North and South Korean officials exchanged warm greetings amid light flakes of snow on the world’s last Cold War frontier Tuesday, in contrast from previous frosty gatherings.
The delegates shook hands and even cracked a joke as they posed for photographers at the border truce village of Panmunjom, before starting talks focused on the North’s participation at next month’s Winter Olympics in the South.
“We have to curry favor with them,” the North’s chief delegate Ri Son-Gwon quipped as he shook hands with his Southern counterpart Cho Myoung-Gyon for a second time at the request of photographers.
The pair broke the ice with small talk about meteorological conditions.
“Despite the cold weather, the people’s burning desire to see inter-Korean dialogue and rapprochement are like streams flowing beneath the ice,” said a poetic Ri.
Ri, the head of the North’s Committee for the Peaceful Reunification of Korea, and his colleagues walked across the concrete blocks that delineate the Military Demarcation Line at Panmunjom.
South Korean troops stood aside as they crunched over the gravel that separates the zone’s emblematic blue huts.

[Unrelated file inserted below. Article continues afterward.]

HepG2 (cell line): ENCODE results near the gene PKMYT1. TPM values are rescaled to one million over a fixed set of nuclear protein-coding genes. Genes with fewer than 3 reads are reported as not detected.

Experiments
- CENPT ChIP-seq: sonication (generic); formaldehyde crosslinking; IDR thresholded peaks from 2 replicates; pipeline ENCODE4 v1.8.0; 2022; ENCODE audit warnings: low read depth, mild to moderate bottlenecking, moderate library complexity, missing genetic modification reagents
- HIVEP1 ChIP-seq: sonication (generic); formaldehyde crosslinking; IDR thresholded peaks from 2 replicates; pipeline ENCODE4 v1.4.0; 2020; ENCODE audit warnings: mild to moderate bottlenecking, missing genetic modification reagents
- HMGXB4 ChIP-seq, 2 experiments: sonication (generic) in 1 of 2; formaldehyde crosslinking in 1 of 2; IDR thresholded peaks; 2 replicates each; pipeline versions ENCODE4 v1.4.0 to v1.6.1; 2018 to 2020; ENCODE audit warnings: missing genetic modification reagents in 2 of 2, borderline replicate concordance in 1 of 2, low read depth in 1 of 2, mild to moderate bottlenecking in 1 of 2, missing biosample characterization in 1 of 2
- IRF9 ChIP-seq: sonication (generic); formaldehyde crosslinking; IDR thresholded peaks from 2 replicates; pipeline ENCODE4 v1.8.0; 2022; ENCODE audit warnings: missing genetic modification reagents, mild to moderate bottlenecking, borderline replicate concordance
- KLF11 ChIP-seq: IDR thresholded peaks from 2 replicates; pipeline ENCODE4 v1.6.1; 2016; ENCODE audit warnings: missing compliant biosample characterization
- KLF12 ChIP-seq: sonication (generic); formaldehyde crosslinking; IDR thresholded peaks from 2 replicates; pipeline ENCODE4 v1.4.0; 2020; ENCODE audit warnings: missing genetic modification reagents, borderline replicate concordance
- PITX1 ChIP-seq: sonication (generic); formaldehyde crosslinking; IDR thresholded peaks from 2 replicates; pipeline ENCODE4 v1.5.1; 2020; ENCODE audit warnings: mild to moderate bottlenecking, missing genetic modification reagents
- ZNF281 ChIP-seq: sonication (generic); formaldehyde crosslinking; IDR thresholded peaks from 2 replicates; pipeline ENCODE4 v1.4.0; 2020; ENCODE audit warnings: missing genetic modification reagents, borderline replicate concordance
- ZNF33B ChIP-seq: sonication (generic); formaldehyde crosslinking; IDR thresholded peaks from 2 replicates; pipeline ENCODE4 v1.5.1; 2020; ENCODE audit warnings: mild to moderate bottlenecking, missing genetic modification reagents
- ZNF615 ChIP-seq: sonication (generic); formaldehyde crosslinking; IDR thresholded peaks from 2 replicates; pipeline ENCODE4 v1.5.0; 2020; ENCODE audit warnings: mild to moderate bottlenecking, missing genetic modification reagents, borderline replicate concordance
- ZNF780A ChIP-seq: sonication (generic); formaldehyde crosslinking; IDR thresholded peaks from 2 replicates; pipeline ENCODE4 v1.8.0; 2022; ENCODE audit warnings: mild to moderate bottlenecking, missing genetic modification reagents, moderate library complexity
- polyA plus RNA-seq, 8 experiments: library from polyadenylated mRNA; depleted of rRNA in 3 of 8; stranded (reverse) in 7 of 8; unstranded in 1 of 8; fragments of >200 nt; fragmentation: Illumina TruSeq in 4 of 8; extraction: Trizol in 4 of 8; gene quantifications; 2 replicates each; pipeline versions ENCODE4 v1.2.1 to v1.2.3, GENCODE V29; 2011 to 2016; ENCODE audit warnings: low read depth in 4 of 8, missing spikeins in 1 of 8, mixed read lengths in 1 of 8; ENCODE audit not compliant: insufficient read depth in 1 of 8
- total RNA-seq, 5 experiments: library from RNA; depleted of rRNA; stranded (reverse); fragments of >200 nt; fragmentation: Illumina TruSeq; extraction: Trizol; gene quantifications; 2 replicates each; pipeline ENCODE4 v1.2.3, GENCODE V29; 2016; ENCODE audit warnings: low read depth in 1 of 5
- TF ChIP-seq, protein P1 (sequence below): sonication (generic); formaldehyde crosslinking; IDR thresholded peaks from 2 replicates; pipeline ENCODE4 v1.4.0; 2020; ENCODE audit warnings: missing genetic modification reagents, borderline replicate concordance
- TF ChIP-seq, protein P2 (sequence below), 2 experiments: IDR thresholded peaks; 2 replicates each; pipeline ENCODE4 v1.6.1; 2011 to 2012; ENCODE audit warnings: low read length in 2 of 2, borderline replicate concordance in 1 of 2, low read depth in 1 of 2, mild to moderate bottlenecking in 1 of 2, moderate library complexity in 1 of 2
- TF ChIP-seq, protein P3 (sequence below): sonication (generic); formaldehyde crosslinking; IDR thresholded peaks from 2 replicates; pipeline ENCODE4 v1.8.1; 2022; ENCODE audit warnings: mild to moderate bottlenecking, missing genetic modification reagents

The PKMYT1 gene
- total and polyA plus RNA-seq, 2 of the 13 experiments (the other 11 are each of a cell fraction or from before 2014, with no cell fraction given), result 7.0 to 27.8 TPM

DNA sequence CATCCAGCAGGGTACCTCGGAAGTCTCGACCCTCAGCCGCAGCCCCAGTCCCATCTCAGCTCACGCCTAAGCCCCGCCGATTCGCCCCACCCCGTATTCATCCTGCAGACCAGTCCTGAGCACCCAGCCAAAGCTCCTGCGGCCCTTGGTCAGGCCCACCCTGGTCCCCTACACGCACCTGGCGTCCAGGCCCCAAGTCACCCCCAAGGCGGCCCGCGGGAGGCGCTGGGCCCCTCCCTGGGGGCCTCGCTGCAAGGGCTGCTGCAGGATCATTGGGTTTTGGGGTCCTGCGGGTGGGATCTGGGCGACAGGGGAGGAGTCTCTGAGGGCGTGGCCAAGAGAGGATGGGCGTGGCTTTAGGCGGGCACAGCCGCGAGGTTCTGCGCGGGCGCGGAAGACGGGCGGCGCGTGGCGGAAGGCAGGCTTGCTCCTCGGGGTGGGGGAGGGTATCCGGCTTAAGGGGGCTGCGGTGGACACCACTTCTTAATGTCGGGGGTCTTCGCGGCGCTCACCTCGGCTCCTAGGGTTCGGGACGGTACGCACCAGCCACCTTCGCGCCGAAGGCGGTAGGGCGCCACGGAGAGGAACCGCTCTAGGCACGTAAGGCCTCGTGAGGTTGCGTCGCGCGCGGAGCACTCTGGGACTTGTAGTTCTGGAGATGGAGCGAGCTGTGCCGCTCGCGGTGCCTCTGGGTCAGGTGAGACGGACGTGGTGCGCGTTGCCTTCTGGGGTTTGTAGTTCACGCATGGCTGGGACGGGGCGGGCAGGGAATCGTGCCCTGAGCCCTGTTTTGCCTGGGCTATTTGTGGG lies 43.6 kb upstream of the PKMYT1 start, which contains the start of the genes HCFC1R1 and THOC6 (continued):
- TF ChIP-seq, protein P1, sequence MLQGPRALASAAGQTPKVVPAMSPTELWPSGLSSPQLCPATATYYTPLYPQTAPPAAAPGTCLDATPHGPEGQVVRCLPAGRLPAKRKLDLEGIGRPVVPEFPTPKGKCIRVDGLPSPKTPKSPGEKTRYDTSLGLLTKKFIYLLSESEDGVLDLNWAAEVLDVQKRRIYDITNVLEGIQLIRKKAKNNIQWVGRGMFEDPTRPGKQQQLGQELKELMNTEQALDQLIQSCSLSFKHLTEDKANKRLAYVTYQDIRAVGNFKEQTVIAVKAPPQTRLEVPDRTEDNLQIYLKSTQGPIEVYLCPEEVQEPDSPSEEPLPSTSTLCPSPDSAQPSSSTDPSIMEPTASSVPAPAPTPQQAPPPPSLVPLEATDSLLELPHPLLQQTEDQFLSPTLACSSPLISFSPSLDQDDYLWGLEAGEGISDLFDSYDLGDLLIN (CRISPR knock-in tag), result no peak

Ri donned civilian clothes for the meeting – and, in keeping with social norms in his country, a lapel badge depicting the North’s founding father Kim Il-Sung and his son and successor Kim Jong-Il.
Ri is said to be close to Kim Yong-Chul, another top North Korean military official and former director of the Reconnaissance General Bureau, the North’s spy agency, who is blacklisted by South Korea’s unilateral sanctions.
In the past Ri has worn military uniform for talks. He angrily stormed out of one meeting minutes after it began, denying any role by his country in the 2010 sinking of a South Korean warship with the loss of 46 lives.
But on Tuesday he suggested the talks be fully opened to the media, “in light of the great expectations and huge interest from here and abroad in these talks.”
Cho Myoung-Gyon, the leader of the Seoul’s delegation — who wore a badge with the South Korean flag — demurred.
The two five-strong delegations sat opposite each other at a long table in the Peace House, the talks venue on the southern side of the Demilitarised Zone that splits the peninsula.
Cho, the South’s Unification Minister in charge of relations with the North, is a veteran cross-border negotiator who has taken part in talks with the North since the 1990s, including their second and last summit in 2007.